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Document Type:Latin Dissertation
Language of Document:English
Record Number:53250
Doc. No:TL23204
Call number:‭3399435‬
Main Entry:Kalaivahni Muthiah
Title & Author:Fictionalized Indian English speech and the representations of ideology in Indian novels in EnglishKalaivahni Muthiah
College:University of North Texas
Date:2009
Degree:Ph.D.
student score:2009
Page No:281
Abstract:I investigate the spoken dialogue of four Indian novels in English: Mulk Raj Anand’s Untouchable (1935), Khushwant Singh’s Train to Pakistan (1956), Rasipuram Krishnaswami Narayan’s The World of Nagaraj (1990), and Rohinton Mistry’s Family Matters (2002). Roger Fowler has said that literature, as a form of discourse, articulates ideology; it is through linguistic criticism (combination of literary criticism and linguistic analyses) that the ideologies in a literary text are uncovered. Shobhana Chelliah in her study of Indian novels in English concludes that the authors use Indian English (IndE) as a device to characterize buffoons and villains. Drawing upon Fowler’s and Chelliah’s framework, my investigation employs linguistic criticism of the four novels to expose the ideologies reflected in the use of fictionalized English in the Indian context. A quantitative inquiry based on thirty-five IndE features reveals that the authors appropriate these features, either to a greater or lesser degree, to almost all their characters, suggesting that IndE functions as the mainstream variety in these novels and creating an illusion that the authors are merely representing the characters’ unique Indian worldviews. But within this dialect range, the appropriation of higher percentages of IndE features to specific characters or groups of characters reveal the authors’ manipulation of IndE as a counter-realist and ideological device to portray deviant and defective characters. This subordinating of IndE as a substandard variety of English functions as the dominant ideology in my investigation of the four novels. Nevertheless, I also uncover the appropriation of a higher percentage of IndE features to foreground the masculinity of specific characters and to heighten the quintessentially traditional values of the older Brahmin generation, which justifies a contesting ideology about IndE that elevates it as the prestigious variety, not an aberration. Using an approach which combines literary criticism with linguistic analysis, I map and recommend a multidisciplinary methodology, which allows for a reevaluation of fictionalized IndE speech that goes beyond impressionistic analyses.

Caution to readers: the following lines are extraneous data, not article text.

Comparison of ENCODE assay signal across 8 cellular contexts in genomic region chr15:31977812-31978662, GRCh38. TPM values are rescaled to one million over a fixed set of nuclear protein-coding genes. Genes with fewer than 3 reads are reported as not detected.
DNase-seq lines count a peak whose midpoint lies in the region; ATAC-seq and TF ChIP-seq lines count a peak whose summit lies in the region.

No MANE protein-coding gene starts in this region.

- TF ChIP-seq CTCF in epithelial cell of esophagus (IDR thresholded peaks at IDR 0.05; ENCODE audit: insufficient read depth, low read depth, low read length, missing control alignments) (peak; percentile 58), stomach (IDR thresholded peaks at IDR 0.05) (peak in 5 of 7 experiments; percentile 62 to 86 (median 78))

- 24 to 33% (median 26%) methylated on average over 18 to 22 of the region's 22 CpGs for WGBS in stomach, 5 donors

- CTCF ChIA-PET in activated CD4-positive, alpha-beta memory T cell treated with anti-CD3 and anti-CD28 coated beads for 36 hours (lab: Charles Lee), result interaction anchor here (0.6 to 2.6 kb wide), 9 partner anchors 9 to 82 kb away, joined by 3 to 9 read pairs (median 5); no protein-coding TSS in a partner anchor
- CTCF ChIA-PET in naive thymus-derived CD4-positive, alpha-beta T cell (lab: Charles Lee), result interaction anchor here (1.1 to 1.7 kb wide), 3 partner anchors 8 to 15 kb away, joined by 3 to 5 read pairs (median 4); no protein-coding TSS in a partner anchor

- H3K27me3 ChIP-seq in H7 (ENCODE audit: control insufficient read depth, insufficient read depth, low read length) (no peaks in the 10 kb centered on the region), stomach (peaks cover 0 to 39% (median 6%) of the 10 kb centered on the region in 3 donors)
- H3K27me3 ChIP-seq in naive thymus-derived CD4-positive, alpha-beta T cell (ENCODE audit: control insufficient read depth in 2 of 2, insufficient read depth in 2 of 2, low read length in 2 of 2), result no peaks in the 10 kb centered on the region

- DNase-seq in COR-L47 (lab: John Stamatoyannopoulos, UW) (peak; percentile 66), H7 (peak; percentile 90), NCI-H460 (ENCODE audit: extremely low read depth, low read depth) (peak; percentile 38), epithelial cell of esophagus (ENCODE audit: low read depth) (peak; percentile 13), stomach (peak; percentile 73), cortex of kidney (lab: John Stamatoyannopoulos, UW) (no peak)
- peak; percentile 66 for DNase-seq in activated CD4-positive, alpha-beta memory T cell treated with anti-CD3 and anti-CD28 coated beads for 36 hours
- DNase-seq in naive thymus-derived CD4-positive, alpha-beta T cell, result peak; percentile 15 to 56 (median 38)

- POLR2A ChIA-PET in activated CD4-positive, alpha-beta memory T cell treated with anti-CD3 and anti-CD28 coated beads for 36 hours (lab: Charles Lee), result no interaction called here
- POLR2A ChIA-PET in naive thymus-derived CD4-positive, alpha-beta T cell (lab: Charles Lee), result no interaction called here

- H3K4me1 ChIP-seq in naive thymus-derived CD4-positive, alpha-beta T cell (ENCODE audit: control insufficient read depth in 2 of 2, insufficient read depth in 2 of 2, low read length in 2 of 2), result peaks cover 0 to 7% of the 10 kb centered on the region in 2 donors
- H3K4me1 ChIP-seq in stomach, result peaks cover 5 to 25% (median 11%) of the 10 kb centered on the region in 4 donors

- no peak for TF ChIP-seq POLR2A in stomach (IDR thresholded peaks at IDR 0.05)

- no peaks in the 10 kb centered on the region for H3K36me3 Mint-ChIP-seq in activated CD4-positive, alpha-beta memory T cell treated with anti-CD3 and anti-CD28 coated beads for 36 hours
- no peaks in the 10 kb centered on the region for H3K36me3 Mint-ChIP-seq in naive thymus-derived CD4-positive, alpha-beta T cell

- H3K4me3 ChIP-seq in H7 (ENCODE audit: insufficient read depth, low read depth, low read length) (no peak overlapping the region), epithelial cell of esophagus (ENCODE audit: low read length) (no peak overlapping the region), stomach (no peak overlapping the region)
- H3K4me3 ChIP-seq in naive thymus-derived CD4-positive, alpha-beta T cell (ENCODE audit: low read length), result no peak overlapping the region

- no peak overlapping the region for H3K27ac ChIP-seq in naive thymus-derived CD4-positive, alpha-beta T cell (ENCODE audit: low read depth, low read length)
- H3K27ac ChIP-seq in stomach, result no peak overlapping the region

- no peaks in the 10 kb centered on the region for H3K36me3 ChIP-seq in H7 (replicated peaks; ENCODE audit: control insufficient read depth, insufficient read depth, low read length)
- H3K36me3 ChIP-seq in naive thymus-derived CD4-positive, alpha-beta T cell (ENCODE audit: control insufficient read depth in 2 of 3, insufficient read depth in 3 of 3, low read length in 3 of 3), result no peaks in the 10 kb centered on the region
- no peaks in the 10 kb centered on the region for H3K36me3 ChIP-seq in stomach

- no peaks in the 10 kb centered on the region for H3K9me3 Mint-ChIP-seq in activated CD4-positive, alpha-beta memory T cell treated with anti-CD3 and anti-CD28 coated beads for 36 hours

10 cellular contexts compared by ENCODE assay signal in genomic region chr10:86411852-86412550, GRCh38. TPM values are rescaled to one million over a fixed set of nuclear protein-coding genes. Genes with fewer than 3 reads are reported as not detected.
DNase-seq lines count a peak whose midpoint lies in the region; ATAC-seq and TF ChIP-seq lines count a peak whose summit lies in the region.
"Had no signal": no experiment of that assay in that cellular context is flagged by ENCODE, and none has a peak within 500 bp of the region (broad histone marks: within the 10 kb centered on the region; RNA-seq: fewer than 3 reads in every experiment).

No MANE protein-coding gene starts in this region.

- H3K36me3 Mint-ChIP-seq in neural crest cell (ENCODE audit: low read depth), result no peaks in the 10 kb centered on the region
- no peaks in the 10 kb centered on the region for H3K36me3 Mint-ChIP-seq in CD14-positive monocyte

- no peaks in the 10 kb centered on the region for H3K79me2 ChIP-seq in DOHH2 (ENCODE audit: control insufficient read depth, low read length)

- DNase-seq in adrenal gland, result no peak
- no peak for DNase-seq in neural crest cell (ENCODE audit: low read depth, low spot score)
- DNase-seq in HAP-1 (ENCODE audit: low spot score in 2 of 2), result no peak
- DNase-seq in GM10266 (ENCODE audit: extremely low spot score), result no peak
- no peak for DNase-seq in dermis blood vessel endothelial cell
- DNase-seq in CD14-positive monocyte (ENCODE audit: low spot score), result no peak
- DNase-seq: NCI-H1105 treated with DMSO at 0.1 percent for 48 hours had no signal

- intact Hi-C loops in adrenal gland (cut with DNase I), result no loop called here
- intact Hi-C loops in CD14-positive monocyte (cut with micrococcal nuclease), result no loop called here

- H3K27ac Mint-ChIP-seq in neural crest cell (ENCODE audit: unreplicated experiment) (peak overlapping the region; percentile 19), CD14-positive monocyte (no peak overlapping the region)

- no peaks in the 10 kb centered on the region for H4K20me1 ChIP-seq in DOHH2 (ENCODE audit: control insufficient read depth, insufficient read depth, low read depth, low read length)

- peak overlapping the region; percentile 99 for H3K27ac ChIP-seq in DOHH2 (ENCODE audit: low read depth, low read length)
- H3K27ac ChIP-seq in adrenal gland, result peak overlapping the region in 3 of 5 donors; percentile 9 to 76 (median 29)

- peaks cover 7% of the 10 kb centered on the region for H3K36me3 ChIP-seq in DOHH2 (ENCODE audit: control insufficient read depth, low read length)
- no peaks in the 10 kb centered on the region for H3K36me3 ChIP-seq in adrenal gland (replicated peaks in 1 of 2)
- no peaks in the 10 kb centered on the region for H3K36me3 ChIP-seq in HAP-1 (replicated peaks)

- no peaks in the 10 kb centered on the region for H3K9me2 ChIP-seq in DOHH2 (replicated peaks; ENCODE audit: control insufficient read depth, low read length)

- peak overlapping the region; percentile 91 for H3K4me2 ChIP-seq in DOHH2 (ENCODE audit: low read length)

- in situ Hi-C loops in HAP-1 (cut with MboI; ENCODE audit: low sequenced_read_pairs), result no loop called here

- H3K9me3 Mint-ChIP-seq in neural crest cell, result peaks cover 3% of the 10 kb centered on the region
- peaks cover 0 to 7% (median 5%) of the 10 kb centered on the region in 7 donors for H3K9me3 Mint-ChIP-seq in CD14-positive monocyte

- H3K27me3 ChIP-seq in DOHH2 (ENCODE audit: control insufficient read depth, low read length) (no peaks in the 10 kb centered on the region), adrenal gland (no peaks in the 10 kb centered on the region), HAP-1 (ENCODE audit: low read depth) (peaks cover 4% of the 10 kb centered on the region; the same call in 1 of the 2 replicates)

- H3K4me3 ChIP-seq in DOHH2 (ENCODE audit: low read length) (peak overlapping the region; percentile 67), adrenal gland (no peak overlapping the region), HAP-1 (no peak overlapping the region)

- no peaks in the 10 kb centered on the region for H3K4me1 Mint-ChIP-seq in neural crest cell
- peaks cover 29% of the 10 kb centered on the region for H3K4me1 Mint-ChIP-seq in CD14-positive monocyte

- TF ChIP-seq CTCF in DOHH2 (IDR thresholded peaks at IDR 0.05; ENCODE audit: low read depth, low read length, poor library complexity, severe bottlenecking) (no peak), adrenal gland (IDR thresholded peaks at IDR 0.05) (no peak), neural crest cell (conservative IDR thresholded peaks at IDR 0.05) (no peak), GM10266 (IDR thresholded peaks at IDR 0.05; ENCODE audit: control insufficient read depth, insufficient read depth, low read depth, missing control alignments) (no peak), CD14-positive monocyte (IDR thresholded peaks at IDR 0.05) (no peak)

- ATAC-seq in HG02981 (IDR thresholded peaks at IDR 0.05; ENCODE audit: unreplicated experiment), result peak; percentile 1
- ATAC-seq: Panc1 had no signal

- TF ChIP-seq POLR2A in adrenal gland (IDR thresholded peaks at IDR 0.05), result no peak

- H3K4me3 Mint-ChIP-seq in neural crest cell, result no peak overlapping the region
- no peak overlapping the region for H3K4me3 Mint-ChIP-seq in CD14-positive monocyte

Subject:Social sciences; Language, literature and linguistics; English; Fictionalized speech; India; Indian English; Novels; Sociolinguistics; Spoken dialogue; Linguistics; Asian literature; Cultural anthropology; 0326:Cultural anthropology; 0305:Asian literature; 0290:Linguistics
Added Entry:S. L. Chelliah
Added Entry:University of North Texas